COOLEEMEE, N.C. (WBTV) – A local family is questioning a charity that says its mission is to help sick children.
Jackie Sells and Dayna Hurd called On Your Side Investigates in early June with concerns about a Kannapolis-based charity called Celebrity Charity Wishes.
The couple met the charity’s organizers in December 2013 when their son, Austin, was in the hospital following a brain surgery.
Austin Sells is legally blind, deaf and has Cerebral Palsy and Hydrocephalus.
Celebrity Charity Wishes met Austin and his family when singer Michelle Williams of Destiny’s Child visited the Ronald McDonald House in Charlotte.
Until late last week, pictures of Williams and Austin caught in a candid moment with big smiles on their faces were plastered on the Celebrity Charity Wishes website and Facebook page.
After meeting Austin in December 2013, the charity’s organizers offered Austin’s family the chance to have a wish granted by the organization.
In April 2014, Jackie Sells told the charity her son would like one of three things: a trip to Disney World, a handicap accessible playground installed in the backyard or a trip to Great Wolf Lodge. Charity organizers said they would give Austin and his family a trip to Disney.
But a year later, Austin’s wish had still not been granted and a third brain surgery left him unable to get around an amusement park. Jackie Sells texted charity organizers about Austin’s condition and asked if it would be possible to change his wish to the customized play set.
A text message from one of the charity’s founders to Jackie Sells in late April of this year said organizers hoped to grant Austin’s new wish of a playground by “early summer.”
A few months later, on June 10, the same woman texted Jackie Sells to ask for more time.
“Bare with us it’s taking a little longer since we had to change the wish,” the organizer wrote. “Austin will have his wish granted!!!”
Jackie Sells did not hear back from the charity again until she contacted them in late July to say the family was concerned by the delays in granting either of Austin’s wishes and no longer wanted to be associated with the charity.
Sells also told the charity she had contacted On Your Side Investigates with her concerns.
Celebrity Charity Wishes responded on July 29 by offering to deliver Austin’s playground in late August or early September. The family declined the playground and re-iterated their desire to no longer associate with the charity.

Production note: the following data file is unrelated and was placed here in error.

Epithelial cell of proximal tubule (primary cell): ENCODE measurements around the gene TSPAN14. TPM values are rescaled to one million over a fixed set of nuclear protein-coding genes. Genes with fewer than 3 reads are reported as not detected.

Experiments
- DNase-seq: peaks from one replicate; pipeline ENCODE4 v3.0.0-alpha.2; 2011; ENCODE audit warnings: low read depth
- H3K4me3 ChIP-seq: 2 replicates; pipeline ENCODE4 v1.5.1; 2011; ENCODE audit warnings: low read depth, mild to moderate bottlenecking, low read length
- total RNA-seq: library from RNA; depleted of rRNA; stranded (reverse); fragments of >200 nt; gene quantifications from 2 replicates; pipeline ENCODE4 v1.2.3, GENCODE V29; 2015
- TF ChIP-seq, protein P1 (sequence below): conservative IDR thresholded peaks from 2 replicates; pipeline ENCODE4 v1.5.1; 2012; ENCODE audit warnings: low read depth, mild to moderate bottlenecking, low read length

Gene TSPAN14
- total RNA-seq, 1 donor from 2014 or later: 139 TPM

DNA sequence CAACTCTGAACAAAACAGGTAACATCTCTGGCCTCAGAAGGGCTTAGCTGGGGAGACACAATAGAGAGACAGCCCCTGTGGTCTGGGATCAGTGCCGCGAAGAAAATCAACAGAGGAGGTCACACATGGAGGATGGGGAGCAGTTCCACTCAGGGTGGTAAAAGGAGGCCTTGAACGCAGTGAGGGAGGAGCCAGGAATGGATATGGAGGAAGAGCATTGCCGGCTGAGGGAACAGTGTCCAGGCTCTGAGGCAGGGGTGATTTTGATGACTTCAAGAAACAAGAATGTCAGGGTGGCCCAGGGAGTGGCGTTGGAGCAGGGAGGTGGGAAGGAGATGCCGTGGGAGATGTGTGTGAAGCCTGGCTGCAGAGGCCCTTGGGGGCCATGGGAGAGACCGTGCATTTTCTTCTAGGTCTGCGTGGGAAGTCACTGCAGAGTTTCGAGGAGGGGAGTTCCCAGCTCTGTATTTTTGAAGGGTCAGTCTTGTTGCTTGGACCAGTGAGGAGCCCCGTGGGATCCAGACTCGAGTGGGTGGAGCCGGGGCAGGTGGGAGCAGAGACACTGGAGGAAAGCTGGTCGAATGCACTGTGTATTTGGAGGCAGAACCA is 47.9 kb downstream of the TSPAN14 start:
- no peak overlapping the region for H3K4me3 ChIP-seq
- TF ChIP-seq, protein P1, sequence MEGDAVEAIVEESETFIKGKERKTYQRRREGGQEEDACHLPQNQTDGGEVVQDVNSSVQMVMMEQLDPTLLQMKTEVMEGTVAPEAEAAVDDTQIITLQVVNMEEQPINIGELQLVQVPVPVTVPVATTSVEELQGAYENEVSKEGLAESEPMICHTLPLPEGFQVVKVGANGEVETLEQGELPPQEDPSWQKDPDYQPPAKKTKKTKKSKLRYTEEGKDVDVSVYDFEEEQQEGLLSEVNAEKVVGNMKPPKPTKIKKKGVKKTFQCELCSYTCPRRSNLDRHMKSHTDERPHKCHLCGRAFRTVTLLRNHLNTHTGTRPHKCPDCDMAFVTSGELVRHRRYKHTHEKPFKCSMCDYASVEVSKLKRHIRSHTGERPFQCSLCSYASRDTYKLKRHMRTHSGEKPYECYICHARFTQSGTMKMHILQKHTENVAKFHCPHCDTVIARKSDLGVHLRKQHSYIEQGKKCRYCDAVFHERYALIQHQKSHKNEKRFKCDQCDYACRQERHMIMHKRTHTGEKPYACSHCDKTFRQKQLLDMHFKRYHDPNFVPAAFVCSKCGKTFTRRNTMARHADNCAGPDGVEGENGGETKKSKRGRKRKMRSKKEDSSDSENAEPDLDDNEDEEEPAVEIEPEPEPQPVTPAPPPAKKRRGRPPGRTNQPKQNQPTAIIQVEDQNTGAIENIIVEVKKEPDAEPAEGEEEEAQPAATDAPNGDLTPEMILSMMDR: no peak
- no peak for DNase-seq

“When you tell a child with disabilities that believes they’re going to do something, this is heart breaking to sit there and say ‘They lied to me.’ That breaks a mother’s heart,” Sells said.
Pictures of Austin and promotional information asking for donations stayed up on the website for months after the family cut ties with Celebrity Charity Wishes.
“I don’t want raising money on behalf of my children and my children not getting anything out of it,” Sells said in an interview in mid-June.
The charity scrubbed its Facebook page of any mention of Austin and replaced the fundraising literature on its website the first week of October, weeks after On Your Side Investigates began asking questions of the charity and just days before our story was set to air.
The unfulfilled wishes has led Sells to question what the charity does with the thousands of dollars it raises each year in the name of helping sick children.
Celebrity Charity Wishes’ Facebook page is full of picture from fundraising events, including a celebrity boxing tournament with Roy Jones, Jr.
Other celebrities pose for pictures with the charity’s founders. Nick Cannon is billed as the organization’s celebrity spokesman.
But it’s unclear where the money raised by the charity to help sick children goes.
Celebrity Charity Wishes’ tax return for 2013 — the most recent year for which a return is publicly available — says the organization took in $19,017 and spent the majority of that money on helping children.
But there is just one, non-descript line item for $13,600 in the itemized list of expenses labeled “Activities for the kids and families” that indicates how the money was spent.
An attorney for the charity would not elaborate how the organization’s money is spent to benefit children and families.
Attorney Ken Harris did defend the charity and the help it provided Austin Sells and his family, though.
Harris pointed to an overnight trip to a local winery for Jackie Sells and Dayna Hurd in May 2014 and a utility bill that the charity paid in August 2014.
“I would assume that there would be some gratitude for this effort and I am somewhat surprised that there is an effort to discredit the charity following these efforts,” Harris wrote in an email to On Your Side Investigates following multiple requests for comment.
Harris said the trip to Disney was scheduled to happen at an unspecified date until it was canceled by Austin’s family. He did not address Austin’s medical condition that the family cited as the reason for having to cancel the trip.
In a subsequent email sent this past Saturday, Oct. 3, Harris said the trip for Austin’s parents to a local winery and the payment of a utility bill counted as two of the child’s wishes.
“The charity wishes Austin the very best and is now focuses on its continued work and upcoming endeavors with Charlotte medical and charitable organization to the benefit of terminally ill children,” Harris said.